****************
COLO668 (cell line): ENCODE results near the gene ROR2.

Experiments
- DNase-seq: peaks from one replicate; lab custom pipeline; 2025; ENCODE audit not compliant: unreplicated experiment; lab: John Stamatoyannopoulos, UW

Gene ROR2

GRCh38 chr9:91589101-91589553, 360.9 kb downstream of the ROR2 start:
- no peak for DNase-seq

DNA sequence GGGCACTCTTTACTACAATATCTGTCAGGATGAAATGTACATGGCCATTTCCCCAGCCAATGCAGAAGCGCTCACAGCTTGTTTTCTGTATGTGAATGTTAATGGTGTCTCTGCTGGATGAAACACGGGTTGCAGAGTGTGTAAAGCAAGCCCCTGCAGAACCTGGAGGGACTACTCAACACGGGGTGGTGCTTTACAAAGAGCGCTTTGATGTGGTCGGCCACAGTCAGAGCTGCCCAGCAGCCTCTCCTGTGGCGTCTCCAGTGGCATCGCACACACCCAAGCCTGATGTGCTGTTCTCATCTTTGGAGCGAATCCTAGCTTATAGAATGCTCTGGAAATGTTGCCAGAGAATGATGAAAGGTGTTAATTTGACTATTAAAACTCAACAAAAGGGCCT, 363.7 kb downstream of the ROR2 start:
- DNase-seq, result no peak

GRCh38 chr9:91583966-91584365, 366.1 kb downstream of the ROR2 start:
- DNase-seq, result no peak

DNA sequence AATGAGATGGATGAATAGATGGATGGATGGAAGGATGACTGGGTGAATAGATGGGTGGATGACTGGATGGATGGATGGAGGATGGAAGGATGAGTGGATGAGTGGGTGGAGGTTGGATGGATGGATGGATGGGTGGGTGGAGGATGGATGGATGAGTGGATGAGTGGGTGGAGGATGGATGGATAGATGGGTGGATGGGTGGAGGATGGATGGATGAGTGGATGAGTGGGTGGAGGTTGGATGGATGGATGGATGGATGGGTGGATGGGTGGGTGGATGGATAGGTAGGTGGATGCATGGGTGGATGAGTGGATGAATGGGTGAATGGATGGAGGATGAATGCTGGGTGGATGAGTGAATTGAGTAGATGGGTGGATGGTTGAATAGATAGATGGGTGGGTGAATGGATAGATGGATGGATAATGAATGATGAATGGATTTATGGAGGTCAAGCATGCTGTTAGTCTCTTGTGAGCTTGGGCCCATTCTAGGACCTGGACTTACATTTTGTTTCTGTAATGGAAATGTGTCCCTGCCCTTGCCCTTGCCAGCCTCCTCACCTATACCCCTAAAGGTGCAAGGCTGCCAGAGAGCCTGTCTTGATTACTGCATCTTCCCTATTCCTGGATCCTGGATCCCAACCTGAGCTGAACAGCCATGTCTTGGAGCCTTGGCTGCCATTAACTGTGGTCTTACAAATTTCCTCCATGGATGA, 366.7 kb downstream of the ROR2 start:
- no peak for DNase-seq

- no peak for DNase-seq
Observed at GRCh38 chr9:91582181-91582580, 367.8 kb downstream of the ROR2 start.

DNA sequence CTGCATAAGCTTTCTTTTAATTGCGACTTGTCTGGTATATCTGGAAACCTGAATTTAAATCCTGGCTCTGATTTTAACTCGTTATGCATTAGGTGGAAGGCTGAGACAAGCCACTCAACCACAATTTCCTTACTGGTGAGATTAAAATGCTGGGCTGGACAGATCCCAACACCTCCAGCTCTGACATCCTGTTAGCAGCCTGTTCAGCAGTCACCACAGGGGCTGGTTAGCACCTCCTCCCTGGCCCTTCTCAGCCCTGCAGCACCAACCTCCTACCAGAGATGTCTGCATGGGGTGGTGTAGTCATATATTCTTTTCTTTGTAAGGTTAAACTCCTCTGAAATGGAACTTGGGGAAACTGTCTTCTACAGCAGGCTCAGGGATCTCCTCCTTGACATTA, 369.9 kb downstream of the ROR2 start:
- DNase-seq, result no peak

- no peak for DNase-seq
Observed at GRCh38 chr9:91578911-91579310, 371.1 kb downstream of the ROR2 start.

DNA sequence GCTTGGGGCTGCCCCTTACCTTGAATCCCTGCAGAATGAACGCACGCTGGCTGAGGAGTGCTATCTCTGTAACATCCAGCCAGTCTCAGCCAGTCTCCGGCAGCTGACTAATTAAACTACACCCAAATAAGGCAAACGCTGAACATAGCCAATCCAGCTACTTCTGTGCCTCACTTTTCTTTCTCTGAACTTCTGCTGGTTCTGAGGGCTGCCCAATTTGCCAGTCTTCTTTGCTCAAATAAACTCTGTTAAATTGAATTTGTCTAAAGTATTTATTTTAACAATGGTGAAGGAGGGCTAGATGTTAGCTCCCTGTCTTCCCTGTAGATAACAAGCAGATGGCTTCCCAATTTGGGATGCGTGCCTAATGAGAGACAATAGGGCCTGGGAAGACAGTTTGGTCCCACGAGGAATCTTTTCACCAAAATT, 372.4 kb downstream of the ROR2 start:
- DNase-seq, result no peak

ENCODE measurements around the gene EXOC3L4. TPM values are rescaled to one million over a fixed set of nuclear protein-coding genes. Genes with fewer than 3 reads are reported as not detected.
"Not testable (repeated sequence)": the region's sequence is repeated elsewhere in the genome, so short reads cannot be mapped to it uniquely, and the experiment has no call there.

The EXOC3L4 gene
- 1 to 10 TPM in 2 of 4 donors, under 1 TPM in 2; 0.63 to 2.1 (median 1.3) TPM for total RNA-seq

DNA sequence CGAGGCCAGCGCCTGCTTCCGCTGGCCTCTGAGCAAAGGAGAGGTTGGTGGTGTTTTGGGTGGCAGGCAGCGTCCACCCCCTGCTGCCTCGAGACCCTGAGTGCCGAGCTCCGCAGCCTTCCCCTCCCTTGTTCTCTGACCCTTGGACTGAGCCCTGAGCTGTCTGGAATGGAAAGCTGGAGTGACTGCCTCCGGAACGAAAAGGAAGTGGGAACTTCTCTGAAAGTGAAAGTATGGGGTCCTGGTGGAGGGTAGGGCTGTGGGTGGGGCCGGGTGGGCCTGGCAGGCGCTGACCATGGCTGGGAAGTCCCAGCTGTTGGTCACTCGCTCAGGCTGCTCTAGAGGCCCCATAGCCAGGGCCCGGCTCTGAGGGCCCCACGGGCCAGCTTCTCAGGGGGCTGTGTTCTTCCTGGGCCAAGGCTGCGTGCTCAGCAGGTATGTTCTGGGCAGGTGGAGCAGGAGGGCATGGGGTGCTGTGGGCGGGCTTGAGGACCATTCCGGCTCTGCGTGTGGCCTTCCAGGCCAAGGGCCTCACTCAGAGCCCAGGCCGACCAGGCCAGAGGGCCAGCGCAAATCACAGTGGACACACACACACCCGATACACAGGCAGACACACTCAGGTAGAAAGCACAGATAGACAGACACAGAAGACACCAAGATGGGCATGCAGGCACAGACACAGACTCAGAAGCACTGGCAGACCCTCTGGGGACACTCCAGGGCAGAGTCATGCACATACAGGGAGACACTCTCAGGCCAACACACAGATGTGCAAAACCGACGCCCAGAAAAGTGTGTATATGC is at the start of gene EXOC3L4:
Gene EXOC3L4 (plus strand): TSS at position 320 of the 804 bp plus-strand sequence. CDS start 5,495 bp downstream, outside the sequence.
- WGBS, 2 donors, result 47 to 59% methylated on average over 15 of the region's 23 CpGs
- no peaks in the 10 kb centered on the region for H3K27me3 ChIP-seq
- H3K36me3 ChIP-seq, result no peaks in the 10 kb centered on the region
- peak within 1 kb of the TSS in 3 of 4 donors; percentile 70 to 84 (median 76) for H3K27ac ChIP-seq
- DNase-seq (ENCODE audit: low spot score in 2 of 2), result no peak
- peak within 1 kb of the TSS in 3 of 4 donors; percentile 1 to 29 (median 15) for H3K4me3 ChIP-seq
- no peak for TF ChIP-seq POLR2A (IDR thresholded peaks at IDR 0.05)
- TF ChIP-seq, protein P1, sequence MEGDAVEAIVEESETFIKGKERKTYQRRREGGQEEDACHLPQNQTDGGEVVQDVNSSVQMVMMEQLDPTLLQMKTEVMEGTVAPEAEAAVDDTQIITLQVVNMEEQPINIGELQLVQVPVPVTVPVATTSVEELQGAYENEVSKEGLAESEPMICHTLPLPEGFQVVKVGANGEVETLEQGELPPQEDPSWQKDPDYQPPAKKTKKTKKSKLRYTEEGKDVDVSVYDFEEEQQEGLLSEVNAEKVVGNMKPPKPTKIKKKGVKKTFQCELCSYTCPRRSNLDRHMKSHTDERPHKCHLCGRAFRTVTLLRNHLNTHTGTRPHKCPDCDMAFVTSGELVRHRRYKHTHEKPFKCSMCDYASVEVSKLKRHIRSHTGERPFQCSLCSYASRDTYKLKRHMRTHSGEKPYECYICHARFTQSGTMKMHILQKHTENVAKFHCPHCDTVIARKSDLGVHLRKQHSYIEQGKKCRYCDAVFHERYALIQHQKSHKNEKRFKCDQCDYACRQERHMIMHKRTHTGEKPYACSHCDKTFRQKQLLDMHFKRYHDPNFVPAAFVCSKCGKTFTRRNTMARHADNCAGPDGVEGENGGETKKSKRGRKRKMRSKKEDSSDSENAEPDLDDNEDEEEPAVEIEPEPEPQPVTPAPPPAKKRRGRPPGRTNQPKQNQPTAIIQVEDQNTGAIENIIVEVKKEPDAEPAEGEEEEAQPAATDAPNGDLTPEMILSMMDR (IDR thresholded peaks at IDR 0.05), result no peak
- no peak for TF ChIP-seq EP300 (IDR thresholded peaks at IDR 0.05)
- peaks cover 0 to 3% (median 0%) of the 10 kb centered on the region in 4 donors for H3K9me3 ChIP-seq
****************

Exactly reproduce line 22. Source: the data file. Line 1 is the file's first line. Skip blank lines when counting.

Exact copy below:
"Not testable (repeated sequence)": the region's sequence is repeated elsewhere in the genome, so short reads cannot be mapped to it uniquely, and the experiment has no call there.